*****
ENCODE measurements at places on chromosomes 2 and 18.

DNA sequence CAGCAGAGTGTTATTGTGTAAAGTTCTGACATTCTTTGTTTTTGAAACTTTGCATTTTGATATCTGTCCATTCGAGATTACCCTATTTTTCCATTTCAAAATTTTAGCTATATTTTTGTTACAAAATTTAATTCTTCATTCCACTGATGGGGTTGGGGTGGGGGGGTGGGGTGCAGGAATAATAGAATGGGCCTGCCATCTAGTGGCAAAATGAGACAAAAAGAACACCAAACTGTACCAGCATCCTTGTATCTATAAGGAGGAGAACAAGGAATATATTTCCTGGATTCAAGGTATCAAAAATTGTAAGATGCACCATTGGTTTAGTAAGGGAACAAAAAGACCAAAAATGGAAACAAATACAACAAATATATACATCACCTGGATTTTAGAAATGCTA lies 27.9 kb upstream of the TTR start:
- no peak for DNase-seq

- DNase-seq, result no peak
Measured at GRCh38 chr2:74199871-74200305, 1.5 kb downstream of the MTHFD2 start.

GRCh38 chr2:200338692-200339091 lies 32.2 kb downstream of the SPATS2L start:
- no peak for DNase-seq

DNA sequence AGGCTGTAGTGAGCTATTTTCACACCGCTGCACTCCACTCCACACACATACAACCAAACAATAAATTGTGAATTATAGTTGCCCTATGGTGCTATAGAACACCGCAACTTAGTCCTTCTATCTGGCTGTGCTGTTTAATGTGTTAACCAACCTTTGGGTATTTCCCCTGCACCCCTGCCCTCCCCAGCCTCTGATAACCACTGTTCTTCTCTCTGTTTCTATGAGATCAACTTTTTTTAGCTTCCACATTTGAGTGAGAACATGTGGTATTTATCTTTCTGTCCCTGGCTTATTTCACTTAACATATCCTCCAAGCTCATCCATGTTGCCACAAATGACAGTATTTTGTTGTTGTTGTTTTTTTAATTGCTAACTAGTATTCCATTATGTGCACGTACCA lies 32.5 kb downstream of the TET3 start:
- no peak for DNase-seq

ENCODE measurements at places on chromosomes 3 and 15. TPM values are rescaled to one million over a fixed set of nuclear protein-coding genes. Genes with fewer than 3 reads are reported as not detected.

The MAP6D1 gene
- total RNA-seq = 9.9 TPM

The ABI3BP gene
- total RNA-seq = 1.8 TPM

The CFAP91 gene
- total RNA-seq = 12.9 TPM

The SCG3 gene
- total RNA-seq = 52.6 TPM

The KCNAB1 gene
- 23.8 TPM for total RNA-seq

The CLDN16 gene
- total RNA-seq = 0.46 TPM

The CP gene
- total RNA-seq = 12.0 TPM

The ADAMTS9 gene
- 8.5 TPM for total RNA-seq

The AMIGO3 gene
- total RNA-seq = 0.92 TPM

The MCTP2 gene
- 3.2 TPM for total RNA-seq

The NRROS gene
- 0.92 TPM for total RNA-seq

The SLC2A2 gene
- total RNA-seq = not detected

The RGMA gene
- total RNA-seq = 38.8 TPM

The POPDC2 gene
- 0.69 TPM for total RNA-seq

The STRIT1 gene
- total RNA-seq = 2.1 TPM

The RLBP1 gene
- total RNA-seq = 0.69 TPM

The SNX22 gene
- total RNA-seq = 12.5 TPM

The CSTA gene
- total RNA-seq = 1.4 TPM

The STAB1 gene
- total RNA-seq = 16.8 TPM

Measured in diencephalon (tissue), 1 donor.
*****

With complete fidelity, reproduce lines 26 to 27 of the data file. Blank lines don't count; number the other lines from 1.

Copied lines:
- 8.5 TPM for total RNA-seq

The AMIGO3 gene